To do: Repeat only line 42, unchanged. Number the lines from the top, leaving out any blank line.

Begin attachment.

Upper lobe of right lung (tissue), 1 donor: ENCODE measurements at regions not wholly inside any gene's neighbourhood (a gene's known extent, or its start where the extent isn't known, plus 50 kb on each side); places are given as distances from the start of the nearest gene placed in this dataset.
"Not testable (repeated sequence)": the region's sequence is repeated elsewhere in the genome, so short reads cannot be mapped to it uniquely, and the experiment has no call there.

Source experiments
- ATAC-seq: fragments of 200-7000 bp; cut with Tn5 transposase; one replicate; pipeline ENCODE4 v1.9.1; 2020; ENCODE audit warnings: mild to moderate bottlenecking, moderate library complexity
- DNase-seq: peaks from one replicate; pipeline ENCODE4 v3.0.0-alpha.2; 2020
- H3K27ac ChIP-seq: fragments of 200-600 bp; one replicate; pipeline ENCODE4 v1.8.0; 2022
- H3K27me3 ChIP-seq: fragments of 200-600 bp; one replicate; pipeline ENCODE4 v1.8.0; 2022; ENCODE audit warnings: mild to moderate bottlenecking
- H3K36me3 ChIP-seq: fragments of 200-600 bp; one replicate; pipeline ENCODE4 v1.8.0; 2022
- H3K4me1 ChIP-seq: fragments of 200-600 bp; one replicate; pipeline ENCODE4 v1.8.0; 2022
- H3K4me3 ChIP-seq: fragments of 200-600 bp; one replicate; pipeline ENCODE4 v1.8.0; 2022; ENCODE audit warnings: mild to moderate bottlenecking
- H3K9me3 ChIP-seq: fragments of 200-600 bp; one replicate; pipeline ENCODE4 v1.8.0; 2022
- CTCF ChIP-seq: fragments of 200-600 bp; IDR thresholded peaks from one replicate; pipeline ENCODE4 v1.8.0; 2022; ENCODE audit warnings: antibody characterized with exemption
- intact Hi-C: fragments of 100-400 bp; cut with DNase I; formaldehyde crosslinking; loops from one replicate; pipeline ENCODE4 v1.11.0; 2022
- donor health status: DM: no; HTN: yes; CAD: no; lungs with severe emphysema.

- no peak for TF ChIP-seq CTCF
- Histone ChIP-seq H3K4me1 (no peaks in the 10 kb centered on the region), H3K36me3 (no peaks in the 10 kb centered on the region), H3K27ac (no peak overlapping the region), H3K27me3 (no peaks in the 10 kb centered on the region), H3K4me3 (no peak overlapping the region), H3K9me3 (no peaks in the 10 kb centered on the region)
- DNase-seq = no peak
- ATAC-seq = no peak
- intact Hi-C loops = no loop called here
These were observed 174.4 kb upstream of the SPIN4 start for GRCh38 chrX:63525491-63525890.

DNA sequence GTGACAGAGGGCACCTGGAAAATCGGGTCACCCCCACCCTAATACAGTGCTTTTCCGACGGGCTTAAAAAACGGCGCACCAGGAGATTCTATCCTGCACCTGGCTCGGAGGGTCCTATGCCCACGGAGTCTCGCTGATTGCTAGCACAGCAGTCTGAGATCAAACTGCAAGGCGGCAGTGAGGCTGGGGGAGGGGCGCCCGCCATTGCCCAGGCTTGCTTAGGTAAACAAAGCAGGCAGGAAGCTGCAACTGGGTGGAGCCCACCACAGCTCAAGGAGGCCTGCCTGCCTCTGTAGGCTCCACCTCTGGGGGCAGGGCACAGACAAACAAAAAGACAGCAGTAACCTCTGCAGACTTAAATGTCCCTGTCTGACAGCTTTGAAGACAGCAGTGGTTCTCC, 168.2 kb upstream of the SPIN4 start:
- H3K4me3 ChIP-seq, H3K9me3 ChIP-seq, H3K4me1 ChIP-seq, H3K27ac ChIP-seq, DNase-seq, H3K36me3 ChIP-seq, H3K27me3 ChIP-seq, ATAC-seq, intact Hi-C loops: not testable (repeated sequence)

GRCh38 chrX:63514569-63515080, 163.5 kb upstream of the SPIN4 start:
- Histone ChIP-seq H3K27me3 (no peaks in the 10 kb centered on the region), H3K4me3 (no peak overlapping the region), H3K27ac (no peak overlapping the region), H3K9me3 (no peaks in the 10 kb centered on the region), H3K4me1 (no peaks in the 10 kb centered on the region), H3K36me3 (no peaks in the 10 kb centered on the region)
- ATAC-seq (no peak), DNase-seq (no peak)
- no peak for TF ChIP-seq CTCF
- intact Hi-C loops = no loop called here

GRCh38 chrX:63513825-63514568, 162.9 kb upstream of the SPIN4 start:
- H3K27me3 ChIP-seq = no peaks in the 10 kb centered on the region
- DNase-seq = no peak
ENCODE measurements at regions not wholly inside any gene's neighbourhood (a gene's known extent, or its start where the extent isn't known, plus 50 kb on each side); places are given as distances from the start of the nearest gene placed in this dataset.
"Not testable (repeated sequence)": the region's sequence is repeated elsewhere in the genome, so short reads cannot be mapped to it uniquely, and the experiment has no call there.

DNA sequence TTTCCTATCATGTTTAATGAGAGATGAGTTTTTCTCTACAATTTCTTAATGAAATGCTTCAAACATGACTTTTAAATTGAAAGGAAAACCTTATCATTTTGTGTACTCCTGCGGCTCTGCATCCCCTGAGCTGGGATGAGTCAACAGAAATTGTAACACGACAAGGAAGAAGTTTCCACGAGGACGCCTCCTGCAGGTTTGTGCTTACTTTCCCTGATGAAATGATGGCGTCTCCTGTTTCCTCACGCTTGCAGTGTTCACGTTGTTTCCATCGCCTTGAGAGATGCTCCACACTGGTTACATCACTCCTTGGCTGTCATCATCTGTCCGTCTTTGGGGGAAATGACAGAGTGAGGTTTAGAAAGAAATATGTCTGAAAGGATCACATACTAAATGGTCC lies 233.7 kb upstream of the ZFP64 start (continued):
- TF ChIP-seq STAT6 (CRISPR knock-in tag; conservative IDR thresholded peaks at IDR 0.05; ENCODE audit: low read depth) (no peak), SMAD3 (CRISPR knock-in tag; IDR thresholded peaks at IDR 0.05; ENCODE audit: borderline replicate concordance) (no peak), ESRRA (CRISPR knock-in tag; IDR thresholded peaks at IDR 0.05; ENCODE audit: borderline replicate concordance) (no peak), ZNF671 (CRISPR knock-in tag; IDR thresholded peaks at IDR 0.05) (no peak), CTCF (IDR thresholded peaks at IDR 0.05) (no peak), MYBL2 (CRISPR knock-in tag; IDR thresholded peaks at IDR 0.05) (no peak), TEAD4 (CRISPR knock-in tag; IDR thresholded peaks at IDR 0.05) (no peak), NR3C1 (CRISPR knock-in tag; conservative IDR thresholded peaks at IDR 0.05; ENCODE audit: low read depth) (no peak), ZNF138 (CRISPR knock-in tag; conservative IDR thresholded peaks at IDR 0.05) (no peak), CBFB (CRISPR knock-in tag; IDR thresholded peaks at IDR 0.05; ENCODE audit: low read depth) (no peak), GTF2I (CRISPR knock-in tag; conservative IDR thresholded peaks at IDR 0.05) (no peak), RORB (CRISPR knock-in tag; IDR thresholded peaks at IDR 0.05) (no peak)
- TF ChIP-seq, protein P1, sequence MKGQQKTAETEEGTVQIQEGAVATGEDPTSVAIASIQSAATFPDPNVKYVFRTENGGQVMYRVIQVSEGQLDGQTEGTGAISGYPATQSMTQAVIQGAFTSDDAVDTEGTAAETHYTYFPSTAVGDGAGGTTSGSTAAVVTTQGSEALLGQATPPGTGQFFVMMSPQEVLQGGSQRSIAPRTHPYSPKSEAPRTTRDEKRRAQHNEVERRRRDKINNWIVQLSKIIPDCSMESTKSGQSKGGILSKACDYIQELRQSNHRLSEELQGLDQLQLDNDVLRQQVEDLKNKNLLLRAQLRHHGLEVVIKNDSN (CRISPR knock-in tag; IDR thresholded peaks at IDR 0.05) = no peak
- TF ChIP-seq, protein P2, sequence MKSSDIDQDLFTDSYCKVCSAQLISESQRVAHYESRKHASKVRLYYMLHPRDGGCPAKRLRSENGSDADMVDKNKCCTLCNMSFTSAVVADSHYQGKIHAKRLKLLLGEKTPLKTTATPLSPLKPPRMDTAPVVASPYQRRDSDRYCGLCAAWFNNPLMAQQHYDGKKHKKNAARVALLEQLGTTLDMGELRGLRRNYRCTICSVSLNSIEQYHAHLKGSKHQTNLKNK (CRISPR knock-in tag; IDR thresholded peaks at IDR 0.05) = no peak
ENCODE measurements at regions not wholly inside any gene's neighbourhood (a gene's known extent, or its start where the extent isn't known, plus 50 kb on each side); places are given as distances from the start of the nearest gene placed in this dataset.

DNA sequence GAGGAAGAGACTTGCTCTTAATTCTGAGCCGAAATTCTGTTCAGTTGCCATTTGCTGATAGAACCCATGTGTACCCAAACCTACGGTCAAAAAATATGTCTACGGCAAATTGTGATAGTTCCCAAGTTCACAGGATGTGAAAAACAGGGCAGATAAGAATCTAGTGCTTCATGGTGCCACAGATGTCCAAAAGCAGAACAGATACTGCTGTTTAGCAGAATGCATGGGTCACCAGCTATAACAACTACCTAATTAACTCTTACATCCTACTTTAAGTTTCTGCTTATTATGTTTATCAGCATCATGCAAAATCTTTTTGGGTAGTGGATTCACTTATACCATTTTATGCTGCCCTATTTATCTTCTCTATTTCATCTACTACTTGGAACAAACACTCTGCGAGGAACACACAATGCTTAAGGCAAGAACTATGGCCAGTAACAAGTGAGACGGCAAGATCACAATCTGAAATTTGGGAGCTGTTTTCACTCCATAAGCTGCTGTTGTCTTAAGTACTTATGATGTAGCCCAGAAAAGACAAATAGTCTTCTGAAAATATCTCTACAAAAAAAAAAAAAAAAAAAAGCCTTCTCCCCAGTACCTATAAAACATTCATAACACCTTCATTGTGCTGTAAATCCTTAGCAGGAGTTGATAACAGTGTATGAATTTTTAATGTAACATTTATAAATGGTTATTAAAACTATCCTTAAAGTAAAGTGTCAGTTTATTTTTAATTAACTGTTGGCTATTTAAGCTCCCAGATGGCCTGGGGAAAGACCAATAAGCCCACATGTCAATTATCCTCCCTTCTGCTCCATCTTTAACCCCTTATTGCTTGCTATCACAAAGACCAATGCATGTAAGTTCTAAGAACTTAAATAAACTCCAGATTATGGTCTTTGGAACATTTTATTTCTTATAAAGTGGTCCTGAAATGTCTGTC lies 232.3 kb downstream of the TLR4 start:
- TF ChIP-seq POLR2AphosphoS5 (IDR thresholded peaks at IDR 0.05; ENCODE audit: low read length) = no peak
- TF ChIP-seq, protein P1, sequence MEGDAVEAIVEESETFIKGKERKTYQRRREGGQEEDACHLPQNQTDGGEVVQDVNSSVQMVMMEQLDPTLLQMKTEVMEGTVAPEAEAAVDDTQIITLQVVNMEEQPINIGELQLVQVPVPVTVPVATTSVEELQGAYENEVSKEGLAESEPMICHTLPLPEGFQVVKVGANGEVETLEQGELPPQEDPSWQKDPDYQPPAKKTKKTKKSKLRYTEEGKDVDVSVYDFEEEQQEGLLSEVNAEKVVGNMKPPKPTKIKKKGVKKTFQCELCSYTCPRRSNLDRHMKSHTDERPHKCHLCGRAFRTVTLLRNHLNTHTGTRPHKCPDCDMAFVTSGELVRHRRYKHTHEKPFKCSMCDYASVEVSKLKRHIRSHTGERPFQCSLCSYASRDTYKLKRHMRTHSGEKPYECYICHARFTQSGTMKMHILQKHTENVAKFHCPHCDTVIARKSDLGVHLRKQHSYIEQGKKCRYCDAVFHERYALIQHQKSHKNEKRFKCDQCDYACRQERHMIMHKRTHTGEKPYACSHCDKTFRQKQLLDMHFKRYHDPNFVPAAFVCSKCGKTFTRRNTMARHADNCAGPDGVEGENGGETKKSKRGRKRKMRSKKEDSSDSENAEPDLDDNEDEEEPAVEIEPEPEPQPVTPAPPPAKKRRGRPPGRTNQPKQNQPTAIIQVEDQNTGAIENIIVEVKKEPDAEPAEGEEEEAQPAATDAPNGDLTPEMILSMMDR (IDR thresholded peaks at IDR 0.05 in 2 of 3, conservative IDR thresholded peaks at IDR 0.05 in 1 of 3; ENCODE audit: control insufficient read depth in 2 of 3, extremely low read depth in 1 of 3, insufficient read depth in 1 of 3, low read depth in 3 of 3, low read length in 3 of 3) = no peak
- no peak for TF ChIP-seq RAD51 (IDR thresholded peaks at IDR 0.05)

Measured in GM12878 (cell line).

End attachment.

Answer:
Measured in GM12878 (cell line).